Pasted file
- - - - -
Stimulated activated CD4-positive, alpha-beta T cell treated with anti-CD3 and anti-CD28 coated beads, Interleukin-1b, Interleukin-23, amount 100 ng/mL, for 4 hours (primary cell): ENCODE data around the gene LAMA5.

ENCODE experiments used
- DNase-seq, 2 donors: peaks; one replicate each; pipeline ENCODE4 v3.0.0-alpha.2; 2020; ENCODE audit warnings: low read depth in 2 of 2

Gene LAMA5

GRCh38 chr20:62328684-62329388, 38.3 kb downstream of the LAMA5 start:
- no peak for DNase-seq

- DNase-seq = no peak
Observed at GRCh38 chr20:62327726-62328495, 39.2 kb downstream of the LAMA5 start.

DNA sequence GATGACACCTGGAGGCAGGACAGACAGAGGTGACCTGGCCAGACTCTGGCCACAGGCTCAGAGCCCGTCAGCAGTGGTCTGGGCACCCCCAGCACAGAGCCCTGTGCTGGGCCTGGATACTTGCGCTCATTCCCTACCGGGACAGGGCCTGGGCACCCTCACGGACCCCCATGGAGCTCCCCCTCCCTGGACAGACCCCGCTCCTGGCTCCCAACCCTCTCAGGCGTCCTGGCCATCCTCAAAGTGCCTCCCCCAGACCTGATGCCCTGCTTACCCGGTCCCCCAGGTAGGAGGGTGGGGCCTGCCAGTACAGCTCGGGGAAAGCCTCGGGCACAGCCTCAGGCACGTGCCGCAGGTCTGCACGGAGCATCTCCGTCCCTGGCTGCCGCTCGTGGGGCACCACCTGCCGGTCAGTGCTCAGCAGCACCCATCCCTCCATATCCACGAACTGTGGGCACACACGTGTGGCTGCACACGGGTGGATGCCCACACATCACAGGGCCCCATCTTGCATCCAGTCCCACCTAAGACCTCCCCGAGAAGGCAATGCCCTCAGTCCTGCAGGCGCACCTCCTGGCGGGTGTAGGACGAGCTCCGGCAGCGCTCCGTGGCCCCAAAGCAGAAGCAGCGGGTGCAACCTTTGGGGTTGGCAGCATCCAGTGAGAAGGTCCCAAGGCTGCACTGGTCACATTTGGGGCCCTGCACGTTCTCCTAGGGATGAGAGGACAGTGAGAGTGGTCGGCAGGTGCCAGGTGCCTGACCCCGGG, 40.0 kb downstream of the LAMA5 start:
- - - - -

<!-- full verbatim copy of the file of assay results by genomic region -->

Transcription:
Stimulated activated CD4-positive, alpha-beta T cell treated with anti-CD3 and anti-CD28 coated beads, Interleukin-1b, Interleukin-23, amount 100 ng/mL, for 4 hours (primary cell): ENCODE data around the gene LAMA5.

ENCODE experiments used
- DNase-seq, 2 donors: peaks; one replicate each; pipeline ENCODE4 v3.0.0-alpha.2; 2020; ENCODE audit warnings: low read depth in 2 of 2

Gene LAMA5

GRCh38 chr20:62328684-62329388, 38.3 kb downstream of the LAMA5 start:
- no peak for DNase-seq

- DNase-seq = no peak
Observed at GRCh38 chr20:62327726-62328495, 39.2 kb downstream of the LAMA5 start.

DNA sequence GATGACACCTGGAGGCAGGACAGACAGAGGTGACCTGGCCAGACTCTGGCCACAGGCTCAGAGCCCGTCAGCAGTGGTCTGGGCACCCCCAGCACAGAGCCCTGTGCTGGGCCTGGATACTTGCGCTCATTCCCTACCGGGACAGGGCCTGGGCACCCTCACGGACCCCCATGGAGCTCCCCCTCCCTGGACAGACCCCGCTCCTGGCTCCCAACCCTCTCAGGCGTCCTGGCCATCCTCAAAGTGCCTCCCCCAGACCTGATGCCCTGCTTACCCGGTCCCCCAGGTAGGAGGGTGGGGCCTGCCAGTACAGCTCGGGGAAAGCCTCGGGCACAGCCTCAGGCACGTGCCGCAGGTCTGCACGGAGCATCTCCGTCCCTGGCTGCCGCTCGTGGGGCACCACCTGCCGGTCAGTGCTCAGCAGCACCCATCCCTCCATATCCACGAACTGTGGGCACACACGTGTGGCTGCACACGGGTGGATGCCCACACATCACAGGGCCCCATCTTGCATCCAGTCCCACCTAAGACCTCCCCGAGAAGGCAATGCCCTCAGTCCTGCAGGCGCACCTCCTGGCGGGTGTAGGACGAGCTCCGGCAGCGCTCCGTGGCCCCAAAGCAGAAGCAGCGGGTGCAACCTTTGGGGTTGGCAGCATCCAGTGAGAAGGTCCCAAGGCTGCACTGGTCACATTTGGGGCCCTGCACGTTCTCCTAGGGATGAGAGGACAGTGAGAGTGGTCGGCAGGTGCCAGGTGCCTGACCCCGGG, 40.0 kb downstream of the LAMA5 start: